Sarah Pappas long dreamed of being a farmer. The idea took shape when she and her husband bought an 1890s house and its three adjoining vacant lots on the edge of Detroit’s Woodbridge neighborhood. She decided on raising flowers because they’re a beautiful way to fill in a niche in Detroit’s growing greenscape, she said. “Flowers make people feel special,” said Pappas, who grows zinnias, poppies, marigolds, snapdragons and more. “When you get flowers, it makes people feel happy.”
INSIDER DIRT: Fresh Cut is run from Sarah Pappas’ home (1760 W. Forest Ave. at Rosa Parks Blvd.). You can preorder weekly bouquets or stop by the flower farm from 4-8 p.m. Thursdays from late May-September.
From June-October, you’ll see rows and rows of organic fruits, vegetables and herbs. The farm’s mission is to model self-determination, said Malik Yakini, who helped start the farm at a much smaller location in 2006. “We’re growing people’s consciousness and awareness of the potential to address their own problems at the same time that we’re growing vegetables,” said Yakini. Foods from the garden are sold at local markets, but also at the farm from 9 a.m.-noon Saturdays and Sundays, June-October.
INSIDER DIRT: D-Town Farm hosts an annual harvest festival in September that features foods from the garden and vendors from throughout metro Detroit. Mark your fall calendar for Sept. 19-20.
Just east of Detroit’s stately Indian Village, a forgotten section of the city’s east side is being rebuilt one tree at a time. Actually, make that hundreds at a time. Led by Detroit business leader John Hantz, the Woodlands is a 150-acre tree farm. In May 2014, thousands of volunteers helped plant 15,000 hardwood maple and oak saplings. Last October, another 500 sugar maples went in the ground, with more trees to come this spring.
INSIDER DIRT: Visit the tree farm on your own, or make arrangements for a group tour.
Each year on the first Wednesday of August, Keep Growing Detroit arranges bus and bike tours of some of the city’s gardens. Last year, 38 gardens were on tour. There are at least four different buses, plus four different bike routes. At each garden, a leader or volunteer meets tourists to talk about special offerings and unique features of the garden. Frequently, the proud gardeners offer a sampling of food from their beds. To cap off the tour, a sumptuous meal is prepared using just-plucked ingredients and is served at Eastern Market, the tour’s start and end point.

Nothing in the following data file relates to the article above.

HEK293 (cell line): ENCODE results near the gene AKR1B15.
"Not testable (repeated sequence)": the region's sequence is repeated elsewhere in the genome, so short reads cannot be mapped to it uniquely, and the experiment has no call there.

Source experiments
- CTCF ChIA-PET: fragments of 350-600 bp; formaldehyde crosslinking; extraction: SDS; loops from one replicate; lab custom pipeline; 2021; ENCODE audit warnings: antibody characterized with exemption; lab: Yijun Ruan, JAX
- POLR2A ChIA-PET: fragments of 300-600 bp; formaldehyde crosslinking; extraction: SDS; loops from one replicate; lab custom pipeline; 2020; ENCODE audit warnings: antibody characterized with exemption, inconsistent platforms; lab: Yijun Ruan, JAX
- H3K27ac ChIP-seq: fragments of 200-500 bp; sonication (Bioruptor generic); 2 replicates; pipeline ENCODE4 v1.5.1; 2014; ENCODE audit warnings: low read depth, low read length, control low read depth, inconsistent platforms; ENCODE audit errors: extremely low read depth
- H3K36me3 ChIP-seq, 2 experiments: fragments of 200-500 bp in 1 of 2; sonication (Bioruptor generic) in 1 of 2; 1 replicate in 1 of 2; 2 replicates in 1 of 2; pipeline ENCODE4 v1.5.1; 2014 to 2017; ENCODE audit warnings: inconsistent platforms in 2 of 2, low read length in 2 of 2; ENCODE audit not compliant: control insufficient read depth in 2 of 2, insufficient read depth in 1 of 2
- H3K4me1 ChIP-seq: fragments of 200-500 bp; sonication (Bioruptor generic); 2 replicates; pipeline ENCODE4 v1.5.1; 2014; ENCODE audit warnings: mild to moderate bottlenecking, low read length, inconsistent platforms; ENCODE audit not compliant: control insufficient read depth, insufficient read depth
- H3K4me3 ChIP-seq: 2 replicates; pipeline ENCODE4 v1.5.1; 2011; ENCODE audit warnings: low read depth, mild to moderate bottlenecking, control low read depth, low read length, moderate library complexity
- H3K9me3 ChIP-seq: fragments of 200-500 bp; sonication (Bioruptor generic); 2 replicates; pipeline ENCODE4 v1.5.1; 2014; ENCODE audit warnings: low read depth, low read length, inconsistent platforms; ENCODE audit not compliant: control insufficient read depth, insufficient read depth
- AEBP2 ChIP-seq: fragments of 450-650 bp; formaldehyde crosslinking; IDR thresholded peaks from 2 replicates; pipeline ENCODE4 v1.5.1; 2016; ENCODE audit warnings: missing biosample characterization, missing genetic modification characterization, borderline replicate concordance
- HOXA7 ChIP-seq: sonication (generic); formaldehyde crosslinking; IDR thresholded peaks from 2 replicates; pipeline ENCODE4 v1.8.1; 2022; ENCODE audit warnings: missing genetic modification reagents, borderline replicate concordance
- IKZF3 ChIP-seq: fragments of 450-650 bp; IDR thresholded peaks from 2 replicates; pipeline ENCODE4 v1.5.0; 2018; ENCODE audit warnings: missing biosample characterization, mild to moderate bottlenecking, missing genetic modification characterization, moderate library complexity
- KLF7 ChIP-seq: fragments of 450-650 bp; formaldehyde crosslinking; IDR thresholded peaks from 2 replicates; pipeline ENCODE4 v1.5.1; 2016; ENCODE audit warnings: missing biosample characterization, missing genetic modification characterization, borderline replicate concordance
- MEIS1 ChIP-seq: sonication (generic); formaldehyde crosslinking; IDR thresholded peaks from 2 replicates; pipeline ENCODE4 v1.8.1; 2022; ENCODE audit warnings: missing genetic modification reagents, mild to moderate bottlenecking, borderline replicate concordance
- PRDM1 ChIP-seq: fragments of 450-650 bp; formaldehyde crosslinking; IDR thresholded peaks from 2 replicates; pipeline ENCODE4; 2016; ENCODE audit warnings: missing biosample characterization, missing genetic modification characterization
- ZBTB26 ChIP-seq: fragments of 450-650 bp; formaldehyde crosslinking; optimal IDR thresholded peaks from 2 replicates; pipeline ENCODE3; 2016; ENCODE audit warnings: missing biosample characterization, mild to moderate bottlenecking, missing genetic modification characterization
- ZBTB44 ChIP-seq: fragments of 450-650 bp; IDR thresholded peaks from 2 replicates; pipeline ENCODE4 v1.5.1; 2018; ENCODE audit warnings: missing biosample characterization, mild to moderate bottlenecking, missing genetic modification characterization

INSIDER DIRT: The bus tour is popular and seats fill fast. Register early.
• Plum Street Market Garden Downtown fruits and veggies
• North Cass Community Garden Resident-planned and -constructed
• Earthworks Urban Farm Take the self-guided tour
• Edible Hut Community gathering space in east-side Detroit’s Calimera Park
• Georgia St. Community Collective Gardens covering five lots with a fruit orchard
• Brother Nature Produce Corktown urban farm with produce often found on local restaurant menus
• Firmly Planted Downtown garden and gift center on Woodward Avenue
According to Keep Growing Detroit, the following is a list of restaurants that get their fresh ingredients from the city’s farmers.
• Astro Coffee
• Brooklyn Street Local
• Cliff Bell's
• Colors Restaurant
• Grand Trunk Pub
• Mudgie's Deli
• Rose's Fine Foods
• Russell Street Deli
• St. Cece's Pub
• Supino Pizzeria
For more information about the program, call 313-757-2635 or go to detroitagriculture.net.
From Our Garden To YoursAfter some morning shopping at Eastern Market, head on over to City Bird and pick up a print of the Eastern Market sheds, or choose from a variety of air plants next door at Nest.
Photo Credits (from top): Eastern Market by Bill Bowen; Green Garage by David Lewinski; Bikes and yoga by James Brown/Free Face; Dequindre Cut by Detroit RiverFront Conservancy; Lafayette Greens by Beth Hagenbuch; Fresh Cut Flower Farm by EE Berger.
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When walking the exhibit halls in Henry Ford Museum, don’t miss the bus where Rosa Parks refused to give up her seat, the chair in which Abraham Lincoln was assassinated and a camp bed slept on by George Washington.
Book a dinner cruise or go for a late-night moonlight party aboard the Detroit Princess. The five-story riverboat is back in action for the season.
Fall is in full swing and that means Detroit Red Wings hockey at The Joe. No ticket? Cobo Joe's is a surefire hot spot on game days.
Watch Discover the D TV to learn all about the hidden gems and history that our city has to offer.